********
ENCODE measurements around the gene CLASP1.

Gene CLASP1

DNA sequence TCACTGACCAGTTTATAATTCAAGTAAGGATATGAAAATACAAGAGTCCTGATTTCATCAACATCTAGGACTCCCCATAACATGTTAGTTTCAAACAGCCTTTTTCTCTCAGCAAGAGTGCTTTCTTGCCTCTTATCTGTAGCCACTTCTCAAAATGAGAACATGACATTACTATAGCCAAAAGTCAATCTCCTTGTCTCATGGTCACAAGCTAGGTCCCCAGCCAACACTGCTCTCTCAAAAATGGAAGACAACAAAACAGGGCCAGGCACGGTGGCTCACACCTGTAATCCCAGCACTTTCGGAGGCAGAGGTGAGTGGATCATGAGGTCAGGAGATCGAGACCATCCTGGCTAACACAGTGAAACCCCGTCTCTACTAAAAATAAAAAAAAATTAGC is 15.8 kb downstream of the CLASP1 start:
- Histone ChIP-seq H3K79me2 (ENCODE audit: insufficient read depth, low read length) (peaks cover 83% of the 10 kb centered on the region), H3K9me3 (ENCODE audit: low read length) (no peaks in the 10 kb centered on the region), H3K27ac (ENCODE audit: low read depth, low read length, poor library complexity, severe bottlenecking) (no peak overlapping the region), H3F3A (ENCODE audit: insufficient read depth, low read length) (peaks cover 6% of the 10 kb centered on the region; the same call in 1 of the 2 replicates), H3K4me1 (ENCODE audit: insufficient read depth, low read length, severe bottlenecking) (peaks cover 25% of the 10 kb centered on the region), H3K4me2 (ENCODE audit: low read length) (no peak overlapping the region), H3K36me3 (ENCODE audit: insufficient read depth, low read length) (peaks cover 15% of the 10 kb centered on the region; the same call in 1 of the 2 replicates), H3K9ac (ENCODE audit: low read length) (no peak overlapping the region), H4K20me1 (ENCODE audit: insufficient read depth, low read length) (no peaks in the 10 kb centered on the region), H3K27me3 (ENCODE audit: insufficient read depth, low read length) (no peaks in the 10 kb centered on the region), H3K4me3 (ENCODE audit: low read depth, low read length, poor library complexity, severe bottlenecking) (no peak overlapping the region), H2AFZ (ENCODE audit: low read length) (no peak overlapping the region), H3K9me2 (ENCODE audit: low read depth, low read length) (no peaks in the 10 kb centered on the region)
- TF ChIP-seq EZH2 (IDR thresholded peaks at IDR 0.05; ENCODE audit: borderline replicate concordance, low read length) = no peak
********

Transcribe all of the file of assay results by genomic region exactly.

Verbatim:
ENCODE measurements around the gene CLASP1.

Gene CLASP1

DNA sequence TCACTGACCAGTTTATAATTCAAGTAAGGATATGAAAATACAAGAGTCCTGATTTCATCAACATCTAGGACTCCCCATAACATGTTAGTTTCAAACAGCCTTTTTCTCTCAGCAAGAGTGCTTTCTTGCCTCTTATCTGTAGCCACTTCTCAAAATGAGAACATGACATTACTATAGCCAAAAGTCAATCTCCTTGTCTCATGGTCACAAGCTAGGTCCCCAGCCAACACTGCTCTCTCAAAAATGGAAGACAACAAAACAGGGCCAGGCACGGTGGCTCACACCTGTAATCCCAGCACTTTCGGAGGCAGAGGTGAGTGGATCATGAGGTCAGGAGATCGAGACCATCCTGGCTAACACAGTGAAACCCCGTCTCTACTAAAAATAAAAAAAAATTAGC is 15.8 kb downstream of the CLASP1 start:
- Histone ChIP-seq H3K79me2 (ENCODE audit: insufficient read depth, low read length) (peaks cover 83% of the 10 kb centered on the region), H3K9me3 (ENCODE audit: low read length) (no peaks in the 10 kb centered on the region), H3K27ac (ENCODE audit: low read depth, low read length, poor library complexity, severe bottlenecking) (no peak overlapping the region), H3F3A (ENCODE audit: insufficient read depth, low read length) (peaks cover 6% of the 10 kb centered on the region; the same call in 1 of the 2 replicates), H3K4me1 (ENCODE audit: insufficient read depth, low read length, severe bottlenecking) (peaks cover 25% of the 10 kb centered on the region), H3K4me2 (ENCODE audit: low read length) (no peak overlapping the region), H3K36me3 (ENCODE audit: insufficient read depth, low read length) (peaks cover 15% of the 10 kb centered on the region; the same call in 1 of the 2 replicates), H3K9ac (ENCODE audit: low read length) (no peak overlapping the region), H4K20me1 (ENCODE audit: insufficient read depth, low read length) (no peaks in the 10 kb centered on the region), H3K27me3 (ENCODE audit: insufficient read depth, low read length) (no peaks in the 10 kb centered on the region), H3K4me3 (ENCODE audit: low read depth, low read length, poor library complexity, severe bottlenecking) (no peak overlapping the region), H2AFZ (ENCODE audit: low read length) (no peak overlapping the region), H3K9me2 (ENCODE audit: low read depth, low read length) (no peaks in the 10 kb centered on the region)
- TF ChIP-seq EZH2 (IDR thresholded peaks at IDR 0.05; ENCODE audit: borderline replicate concordance, low read length) = no peak